The enterprise should also be aware that the public cloud faces unique security threats that don’t exist, or at least are greatly diminished, in local infrastructure. Most cloud workloads are hosted on highly partitioned, but nonetheless shared, hardware, so one user’s problem can impact another. And since cloud resources are often provisioned by people who simply want to get their work done, security is not always a high priority. However, one up-and-coming option – autonomic virtual monitoring – can help mitigate this risk.
It may seem strange to list this as a challenge, given that the cloud generally supports data loads at a fraction the cost of a traditional data center, but as experience grows so does the realization that the sub-penny per GB come-on offer is rarely the whole story.
In many cases, the cloud’s rapid and easy scalability is the primary cost driver. When coupled with its self-service provisioning options, hosted environments can quickly scale up and out to extreme levels, ultimately pushing operational costs beyond the capital expenses of owned and operated data facilities. This trend is most often observed in technology startups, which launch on full cloud infrastructure but eventually start building their own IT as their business grows.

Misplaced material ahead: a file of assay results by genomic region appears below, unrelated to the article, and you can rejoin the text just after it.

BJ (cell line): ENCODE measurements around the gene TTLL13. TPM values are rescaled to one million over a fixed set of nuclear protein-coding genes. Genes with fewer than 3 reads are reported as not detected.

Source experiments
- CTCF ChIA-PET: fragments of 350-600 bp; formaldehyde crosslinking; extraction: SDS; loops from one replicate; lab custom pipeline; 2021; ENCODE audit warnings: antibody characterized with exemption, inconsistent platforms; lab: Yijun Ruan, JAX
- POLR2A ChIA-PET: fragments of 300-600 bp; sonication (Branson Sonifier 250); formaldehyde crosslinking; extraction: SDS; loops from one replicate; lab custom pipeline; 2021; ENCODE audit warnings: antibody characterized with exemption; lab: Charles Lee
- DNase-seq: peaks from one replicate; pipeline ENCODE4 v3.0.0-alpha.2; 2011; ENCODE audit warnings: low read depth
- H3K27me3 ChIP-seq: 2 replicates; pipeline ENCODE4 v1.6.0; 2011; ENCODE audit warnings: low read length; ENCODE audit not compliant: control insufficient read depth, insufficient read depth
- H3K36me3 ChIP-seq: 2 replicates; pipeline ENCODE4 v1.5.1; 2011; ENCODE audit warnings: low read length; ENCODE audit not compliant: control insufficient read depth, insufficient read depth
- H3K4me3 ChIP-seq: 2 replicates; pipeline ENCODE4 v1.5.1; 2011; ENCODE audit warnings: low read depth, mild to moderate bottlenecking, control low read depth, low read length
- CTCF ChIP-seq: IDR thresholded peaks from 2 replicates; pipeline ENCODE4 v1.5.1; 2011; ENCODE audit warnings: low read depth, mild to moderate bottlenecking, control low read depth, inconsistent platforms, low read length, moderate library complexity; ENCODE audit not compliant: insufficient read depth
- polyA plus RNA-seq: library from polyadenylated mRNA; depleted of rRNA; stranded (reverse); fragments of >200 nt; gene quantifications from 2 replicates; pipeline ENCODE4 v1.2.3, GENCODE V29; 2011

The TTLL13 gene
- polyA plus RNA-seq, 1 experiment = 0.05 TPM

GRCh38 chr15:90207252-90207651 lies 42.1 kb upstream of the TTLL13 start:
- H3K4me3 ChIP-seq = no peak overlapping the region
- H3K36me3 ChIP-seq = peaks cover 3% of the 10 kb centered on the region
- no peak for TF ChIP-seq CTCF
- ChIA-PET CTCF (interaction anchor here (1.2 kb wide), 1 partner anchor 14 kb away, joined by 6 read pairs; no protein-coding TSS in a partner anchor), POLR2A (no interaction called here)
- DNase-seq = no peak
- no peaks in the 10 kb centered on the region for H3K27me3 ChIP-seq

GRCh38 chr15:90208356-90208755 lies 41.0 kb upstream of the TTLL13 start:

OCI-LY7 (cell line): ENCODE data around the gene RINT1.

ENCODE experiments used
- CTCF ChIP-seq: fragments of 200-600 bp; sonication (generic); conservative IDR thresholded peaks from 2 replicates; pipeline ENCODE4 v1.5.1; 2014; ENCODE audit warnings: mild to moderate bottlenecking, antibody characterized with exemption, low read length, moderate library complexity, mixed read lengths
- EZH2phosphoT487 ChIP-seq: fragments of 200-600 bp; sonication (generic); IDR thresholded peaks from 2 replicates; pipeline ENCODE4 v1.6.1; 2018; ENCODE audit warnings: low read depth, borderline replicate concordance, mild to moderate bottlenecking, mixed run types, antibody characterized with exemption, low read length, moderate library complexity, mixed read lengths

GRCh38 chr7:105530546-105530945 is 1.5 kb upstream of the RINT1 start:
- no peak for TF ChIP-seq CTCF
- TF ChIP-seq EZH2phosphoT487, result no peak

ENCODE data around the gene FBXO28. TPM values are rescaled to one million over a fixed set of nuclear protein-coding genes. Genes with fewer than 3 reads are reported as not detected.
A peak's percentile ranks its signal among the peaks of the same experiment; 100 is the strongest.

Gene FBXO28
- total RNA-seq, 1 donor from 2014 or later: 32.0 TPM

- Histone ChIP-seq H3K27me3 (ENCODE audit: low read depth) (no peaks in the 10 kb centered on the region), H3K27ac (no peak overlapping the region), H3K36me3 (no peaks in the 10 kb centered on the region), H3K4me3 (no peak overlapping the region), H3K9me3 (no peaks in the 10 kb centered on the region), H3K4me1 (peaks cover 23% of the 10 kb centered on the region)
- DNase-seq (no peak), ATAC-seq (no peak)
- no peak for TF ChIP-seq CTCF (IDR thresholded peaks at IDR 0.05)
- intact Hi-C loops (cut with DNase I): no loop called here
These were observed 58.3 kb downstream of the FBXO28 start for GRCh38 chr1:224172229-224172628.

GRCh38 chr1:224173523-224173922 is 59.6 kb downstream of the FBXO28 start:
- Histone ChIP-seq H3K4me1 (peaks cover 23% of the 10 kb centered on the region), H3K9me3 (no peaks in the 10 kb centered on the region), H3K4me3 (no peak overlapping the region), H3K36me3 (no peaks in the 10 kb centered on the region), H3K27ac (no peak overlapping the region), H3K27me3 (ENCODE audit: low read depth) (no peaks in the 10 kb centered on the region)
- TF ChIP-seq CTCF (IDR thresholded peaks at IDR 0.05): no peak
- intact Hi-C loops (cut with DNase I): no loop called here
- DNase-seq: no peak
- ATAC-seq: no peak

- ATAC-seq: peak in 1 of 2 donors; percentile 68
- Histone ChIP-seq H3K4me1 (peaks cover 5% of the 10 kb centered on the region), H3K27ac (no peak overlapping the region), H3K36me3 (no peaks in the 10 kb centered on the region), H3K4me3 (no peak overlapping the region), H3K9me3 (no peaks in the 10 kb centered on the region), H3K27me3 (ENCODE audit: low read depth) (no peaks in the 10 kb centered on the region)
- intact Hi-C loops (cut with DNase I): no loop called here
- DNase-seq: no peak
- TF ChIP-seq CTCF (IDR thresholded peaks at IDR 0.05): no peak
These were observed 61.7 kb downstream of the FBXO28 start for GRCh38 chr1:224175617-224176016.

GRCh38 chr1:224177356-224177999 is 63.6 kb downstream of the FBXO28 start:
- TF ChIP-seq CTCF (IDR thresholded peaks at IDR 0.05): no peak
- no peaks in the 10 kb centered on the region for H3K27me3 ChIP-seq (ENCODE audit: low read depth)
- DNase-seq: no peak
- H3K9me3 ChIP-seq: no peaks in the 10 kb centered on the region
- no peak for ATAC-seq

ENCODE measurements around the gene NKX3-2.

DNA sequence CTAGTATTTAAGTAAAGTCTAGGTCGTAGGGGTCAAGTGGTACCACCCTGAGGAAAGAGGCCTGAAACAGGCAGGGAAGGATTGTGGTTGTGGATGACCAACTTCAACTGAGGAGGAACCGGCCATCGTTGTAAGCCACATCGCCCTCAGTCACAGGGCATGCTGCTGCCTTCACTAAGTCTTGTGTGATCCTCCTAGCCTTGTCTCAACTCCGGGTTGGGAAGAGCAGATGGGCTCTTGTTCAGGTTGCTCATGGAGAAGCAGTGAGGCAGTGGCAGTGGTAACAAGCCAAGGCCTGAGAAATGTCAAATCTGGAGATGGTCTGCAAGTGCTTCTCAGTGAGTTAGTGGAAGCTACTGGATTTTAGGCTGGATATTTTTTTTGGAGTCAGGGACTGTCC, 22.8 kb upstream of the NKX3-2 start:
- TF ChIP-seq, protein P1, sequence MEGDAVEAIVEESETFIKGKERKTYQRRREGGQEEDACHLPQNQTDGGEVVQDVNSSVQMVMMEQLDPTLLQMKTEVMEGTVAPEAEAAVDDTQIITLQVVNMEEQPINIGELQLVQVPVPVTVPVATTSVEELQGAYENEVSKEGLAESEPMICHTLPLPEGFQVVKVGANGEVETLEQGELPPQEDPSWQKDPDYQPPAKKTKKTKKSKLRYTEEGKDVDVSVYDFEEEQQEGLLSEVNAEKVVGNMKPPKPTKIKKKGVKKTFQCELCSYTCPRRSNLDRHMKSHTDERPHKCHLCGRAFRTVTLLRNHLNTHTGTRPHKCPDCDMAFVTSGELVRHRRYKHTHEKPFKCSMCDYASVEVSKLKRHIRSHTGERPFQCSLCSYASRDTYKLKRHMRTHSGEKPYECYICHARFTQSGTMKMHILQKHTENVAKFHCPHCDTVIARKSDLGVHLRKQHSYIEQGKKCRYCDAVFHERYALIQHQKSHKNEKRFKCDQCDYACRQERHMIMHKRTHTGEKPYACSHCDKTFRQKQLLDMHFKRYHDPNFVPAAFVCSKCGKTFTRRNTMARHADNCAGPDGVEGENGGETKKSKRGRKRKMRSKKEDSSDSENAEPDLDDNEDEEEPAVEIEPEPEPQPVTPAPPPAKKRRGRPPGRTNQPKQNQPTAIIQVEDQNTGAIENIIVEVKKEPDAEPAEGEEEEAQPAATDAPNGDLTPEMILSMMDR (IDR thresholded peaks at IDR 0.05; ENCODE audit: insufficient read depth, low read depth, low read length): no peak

Enterprise executives should also realize that even though resources are cheaper in the cloud, management costs are not. No matter where an app is hosted, it still requires a technician to monitor and maintain it, which means labor costs tend to scale as cloud deployments become more prevalent. This is one of the reasons why many enterprise workloads are being handed over to managed service providers, which provide not just the infrastructure to support applications and data, but the people to oversee them. Of course, this level of service also comes at higher price points than basic cloud.
At the same time, most cost comparisons between cloud and in-house infrastructure often fail to take into consideration items like connectivity, customization, backup and recovery and a range of other factors. In most cases, the cloud still provides a lower-cost option, but it is not nearly as dramatic as the initial sales pitch suggests and, as mentioned above, these costs can quickly scale up. Public cloud management software can help streamline operations and ensure more successful, less costly, cloud implementation.